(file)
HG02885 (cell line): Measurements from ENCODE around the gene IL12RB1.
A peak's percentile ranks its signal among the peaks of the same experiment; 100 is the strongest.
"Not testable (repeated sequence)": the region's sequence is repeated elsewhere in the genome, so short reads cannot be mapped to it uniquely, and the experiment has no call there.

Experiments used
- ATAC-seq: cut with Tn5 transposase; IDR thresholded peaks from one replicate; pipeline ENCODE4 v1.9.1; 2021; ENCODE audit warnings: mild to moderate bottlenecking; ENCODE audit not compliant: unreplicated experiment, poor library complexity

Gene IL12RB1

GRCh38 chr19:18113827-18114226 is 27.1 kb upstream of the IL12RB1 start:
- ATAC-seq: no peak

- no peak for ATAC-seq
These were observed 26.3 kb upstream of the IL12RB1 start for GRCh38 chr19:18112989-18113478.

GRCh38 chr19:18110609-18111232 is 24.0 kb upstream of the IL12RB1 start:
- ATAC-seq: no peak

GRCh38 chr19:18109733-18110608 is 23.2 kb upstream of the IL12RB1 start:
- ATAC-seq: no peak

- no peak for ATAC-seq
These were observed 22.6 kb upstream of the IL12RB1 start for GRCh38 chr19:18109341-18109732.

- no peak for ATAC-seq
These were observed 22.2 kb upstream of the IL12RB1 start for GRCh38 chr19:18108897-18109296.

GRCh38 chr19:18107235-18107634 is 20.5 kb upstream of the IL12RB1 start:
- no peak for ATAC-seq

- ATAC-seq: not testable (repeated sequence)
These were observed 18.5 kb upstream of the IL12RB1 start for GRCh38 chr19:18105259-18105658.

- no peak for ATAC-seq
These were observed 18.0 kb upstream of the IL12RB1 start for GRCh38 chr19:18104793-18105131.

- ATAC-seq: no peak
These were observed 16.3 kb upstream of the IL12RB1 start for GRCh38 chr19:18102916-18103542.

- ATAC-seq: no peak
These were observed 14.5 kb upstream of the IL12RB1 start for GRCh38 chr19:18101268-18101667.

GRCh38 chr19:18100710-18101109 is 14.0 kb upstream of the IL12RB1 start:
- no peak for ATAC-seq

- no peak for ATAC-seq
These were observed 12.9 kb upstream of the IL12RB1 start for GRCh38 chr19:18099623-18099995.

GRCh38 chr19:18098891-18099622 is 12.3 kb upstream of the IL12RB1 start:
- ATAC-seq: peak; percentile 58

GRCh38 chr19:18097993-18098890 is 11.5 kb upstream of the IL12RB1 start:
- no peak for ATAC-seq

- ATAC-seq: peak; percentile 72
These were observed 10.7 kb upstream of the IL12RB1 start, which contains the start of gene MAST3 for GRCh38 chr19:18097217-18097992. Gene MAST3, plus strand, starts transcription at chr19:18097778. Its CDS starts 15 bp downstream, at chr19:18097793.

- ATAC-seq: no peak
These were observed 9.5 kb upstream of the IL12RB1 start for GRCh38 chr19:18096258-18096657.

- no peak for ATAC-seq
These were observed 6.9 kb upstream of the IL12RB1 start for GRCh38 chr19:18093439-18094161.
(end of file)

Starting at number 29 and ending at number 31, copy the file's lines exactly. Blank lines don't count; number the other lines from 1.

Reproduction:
GRCh38 chr19:18100710-18101109 is 14.0 kb upstream of the IL12RB1 start:
- no peak for ATAC-seq

- no peak for ATAC-seq